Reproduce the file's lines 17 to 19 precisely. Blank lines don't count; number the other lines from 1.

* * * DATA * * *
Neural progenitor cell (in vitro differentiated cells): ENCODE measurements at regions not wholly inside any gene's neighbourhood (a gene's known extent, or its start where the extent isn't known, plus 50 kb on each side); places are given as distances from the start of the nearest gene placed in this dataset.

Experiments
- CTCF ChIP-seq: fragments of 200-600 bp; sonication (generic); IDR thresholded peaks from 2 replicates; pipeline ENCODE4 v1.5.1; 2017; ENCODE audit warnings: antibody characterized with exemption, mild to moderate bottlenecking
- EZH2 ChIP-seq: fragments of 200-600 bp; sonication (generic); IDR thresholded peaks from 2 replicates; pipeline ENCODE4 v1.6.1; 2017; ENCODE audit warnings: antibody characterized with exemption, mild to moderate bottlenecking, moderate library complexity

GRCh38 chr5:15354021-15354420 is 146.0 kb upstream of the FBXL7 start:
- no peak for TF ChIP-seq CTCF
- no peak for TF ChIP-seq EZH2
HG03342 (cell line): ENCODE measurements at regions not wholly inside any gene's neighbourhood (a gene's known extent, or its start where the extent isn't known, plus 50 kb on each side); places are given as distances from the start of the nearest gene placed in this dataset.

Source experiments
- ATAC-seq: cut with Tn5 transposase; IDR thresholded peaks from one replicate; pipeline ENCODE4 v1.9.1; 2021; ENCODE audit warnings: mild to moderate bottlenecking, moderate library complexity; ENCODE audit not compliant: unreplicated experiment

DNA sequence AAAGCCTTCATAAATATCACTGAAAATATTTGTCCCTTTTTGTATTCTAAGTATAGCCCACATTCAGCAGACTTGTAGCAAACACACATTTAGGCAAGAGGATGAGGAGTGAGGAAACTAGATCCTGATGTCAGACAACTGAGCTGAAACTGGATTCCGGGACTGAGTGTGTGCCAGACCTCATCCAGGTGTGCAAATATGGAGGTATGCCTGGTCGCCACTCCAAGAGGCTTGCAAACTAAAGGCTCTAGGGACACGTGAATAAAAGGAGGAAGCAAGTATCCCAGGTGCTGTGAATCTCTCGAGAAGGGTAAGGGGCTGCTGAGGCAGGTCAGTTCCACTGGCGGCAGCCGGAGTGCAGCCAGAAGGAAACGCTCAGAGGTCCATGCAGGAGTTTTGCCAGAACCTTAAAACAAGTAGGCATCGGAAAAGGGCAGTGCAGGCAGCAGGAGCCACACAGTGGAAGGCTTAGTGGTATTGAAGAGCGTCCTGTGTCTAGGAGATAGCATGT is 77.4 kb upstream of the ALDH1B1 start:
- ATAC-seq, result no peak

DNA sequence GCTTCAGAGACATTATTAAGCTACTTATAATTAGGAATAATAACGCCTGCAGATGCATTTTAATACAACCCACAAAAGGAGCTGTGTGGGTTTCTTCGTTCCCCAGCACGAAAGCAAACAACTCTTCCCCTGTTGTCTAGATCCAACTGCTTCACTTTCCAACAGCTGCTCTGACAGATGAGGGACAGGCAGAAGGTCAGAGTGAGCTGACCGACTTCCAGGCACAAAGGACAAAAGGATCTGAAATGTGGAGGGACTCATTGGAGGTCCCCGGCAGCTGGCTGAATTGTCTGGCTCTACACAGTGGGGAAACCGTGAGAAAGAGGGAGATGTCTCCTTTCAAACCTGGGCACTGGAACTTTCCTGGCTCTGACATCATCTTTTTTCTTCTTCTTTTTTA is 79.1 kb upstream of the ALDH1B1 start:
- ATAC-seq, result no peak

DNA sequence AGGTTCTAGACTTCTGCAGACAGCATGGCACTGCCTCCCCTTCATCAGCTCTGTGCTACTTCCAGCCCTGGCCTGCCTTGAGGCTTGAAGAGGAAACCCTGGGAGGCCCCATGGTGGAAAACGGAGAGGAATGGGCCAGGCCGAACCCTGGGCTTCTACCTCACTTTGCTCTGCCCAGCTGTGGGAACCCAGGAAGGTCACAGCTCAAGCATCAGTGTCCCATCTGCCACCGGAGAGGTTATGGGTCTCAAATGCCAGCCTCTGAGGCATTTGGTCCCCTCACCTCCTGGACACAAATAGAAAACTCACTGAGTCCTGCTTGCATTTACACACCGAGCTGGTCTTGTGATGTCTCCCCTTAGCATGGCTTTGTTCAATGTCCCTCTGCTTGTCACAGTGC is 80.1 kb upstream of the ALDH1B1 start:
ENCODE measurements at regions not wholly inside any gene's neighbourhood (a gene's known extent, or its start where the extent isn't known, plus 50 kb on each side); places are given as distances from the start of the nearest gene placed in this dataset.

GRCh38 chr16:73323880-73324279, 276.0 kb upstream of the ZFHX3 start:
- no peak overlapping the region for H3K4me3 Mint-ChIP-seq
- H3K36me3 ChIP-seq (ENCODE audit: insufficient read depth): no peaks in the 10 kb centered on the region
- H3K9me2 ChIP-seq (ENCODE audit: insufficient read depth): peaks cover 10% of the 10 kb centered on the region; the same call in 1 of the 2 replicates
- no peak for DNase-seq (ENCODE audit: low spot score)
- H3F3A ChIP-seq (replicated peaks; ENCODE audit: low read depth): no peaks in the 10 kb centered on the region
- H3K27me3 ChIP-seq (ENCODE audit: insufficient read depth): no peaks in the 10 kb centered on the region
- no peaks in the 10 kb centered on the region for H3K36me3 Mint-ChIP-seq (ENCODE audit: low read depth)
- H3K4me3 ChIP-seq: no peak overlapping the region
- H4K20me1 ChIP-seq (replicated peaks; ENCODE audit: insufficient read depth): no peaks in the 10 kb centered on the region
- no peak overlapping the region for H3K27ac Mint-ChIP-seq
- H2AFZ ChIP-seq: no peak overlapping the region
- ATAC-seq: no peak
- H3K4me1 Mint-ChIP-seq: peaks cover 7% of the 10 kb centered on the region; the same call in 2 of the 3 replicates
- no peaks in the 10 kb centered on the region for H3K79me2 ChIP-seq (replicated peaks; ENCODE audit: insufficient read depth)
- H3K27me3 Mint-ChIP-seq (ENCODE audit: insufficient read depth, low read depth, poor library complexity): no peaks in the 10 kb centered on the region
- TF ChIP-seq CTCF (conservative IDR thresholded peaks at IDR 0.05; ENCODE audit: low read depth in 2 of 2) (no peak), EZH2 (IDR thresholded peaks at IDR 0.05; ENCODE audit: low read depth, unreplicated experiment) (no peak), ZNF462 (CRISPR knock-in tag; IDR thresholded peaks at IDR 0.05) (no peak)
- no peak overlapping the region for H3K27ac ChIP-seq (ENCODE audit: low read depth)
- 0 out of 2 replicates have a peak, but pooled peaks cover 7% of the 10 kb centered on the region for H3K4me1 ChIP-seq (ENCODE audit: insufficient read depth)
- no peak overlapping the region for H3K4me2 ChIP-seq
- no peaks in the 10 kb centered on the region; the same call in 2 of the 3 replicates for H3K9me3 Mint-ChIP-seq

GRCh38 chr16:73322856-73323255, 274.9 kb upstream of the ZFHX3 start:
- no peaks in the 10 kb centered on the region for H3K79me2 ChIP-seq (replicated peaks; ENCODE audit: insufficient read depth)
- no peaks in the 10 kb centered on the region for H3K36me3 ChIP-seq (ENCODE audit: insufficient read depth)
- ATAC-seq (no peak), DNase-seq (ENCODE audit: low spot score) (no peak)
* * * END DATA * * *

GRCh38 chr16:73323880-73324279, 276.0 kb upstream of the ZFHX3 start:
- no peak overlapping the region for H3K4me3 Mint-ChIP-seq
- H3K36me3 ChIP-seq (ENCODE audit: insufficient read depth): no peaks in the 10 kb centered on the region